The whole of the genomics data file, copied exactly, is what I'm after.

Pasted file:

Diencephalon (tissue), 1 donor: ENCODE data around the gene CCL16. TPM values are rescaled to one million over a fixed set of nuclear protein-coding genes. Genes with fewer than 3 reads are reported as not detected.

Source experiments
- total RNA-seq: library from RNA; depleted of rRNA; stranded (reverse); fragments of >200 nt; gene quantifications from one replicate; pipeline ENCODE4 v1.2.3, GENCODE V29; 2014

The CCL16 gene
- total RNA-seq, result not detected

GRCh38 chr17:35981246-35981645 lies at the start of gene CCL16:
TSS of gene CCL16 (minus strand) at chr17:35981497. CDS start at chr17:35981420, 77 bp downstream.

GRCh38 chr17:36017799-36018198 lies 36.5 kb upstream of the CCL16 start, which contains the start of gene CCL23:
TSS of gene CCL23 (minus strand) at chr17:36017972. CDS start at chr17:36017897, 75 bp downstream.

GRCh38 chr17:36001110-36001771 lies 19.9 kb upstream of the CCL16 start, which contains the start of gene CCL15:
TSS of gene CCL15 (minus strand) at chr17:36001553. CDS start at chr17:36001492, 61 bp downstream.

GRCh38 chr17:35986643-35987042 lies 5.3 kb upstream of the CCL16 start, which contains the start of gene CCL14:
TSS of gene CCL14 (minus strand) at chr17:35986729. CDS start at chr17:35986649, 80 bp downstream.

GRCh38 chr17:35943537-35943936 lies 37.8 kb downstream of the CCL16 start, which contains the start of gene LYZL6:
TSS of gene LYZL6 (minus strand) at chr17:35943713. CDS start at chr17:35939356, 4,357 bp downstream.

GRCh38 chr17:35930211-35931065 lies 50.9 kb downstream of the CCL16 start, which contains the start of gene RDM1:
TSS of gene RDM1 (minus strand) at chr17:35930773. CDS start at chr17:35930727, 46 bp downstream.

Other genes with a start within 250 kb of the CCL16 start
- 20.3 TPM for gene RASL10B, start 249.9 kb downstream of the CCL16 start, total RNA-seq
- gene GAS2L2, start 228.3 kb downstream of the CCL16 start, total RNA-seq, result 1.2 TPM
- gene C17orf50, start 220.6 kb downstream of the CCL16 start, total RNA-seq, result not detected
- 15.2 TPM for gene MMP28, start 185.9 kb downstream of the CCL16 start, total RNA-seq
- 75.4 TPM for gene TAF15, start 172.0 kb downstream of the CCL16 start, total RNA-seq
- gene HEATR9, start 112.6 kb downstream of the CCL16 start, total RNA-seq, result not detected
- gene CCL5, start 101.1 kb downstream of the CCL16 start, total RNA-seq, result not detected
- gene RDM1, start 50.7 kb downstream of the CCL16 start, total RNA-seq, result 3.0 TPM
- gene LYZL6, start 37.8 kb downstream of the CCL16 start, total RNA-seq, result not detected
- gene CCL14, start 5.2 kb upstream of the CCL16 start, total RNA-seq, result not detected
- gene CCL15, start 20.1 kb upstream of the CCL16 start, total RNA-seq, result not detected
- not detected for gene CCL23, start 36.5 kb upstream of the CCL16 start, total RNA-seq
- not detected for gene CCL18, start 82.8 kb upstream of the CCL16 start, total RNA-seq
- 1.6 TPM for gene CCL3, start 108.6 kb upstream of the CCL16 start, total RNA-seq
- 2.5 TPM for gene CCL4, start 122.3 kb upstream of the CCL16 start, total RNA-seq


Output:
Diencephalon (tissue), 1 donor: ENCODE data around the gene CCL16. TPM values are rescaled to one million over a fixed set of nuclear protein-coding genes. Genes with fewer than 3 reads are reported as not detected.

Source experiments
- total RNA-seq: library from RNA; depleted of rRNA; stranded (reverse); fragments of >200 nt; gene quantifications from one replicate; pipeline ENCODE4 v1.2.3, GENCODE V29; 2014

The CCL16 gene
- total RNA-seq, result not detected

GRCh38 chr17:35981246-35981645 lies at the start of gene CCL16:
TSS of gene CCL16 (minus strand) at chr17:35981497. CDS start at chr17:35981420, 77 bp downstream.

GRCh38 chr17:36017799-36018198 lies 36.5 kb upstream of the CCL16 start, which contains the start of gene CCL23:
TSS of gene CCL23 (minus strand) at chr17:36017972. CDS start at chr17:36017897, 75 bp downstream.

GRCh38 chr17:36001110-36001771 lies 19.9 kb upstream of the CCL16 start, which contains the start of gene CCL15:
TSS of gene CCL15 (minus strand) at chr17:36001553. CDS start at chr17:36001492, 61 bp downstream.

GRCh38 chr17:35986643-35987042 lies 5.3 kb upstream of the CCL16 start, which contains the start of gene CCL14:
TSS of gene CCL14 (minus strand) at chr17:35986729. CDS start at chr17:35986649, 80 bp downstream.

GRCh38 chr17:35943537-35943936 lies 37.8 kb downstream of the CCL16 start, which contains the start of gene LYZL6:
TSS of gene LYZL6 (minus strand) at chr17:35943713. CDS start at chr17:35939356, 4,357 bp downstream.

GRCh38 chr17:35930211-35931065 lies 50.9 kb downstream of the CCL16 start, which contains the start of gene RDM1:
TSS of gene RDM1 (minus strand) at chr17:35930773. CDS start at chr17:35930727, 46 bp downstream.

Other genes with a start within 250 kb of the CCL16 start
- 20.3 TPM for gene RASL10B, start 249.9 kb downstream of the CCL16 start, total RNA-seq
- gene GAS2L2, start 228.3 kb downstream of the CCL16 start, total RNA-seq, result 1.2 TPM
- gene C17orf50, start 220.6 kb downstream of the CCL16 start, total RNA-seq, result not detected
- 15.2 TPM for gene MMP28, start 185.9 kb downstream of the CCL16 start, total RNA-seq
- 75.4 TPM for gene TAF15, start 172.0 kb downstream of the CCL16 start, total RNA-seq
- gene HEATR9, start 112.6 kb downstream of the CCL16 start, total RNA-seq, result not detected
- gene CCL5, start 101.1 kb downstream of the CCL16 start, total RNA-seq, result not detected
- gene RDM1, start 50.7 kb downstream of the CCL16 start, total RNA-seq, result 3.0 TPM
- gene LYZL6, start 37.8 kb downstream of the CCL16 start, total RNA-seq, result not detected
- gene CCL14, start 5.2 kb upstream of the CCL16 start, total RNA-seq, result not detected
- gene CCL15, start 20.1 kb upstream of the CCL16 start, total RNA-seq, result not detected
- not detected for gene CCL23, start 36.5 kb upstream of the CCL16 start, total RNA-seq
- not detected for gene CCL18, start 82.8 kb upstream of the CCL16 start, total RNA-seq
- 1.6 TPM for gene CCL3, start 108.6 kb upstream of the CCL16 start, total RNA-seq
- 2.5 TPM for gene CCL4, start 122.3 kb upstream of the CCL16 start, total RNA-seq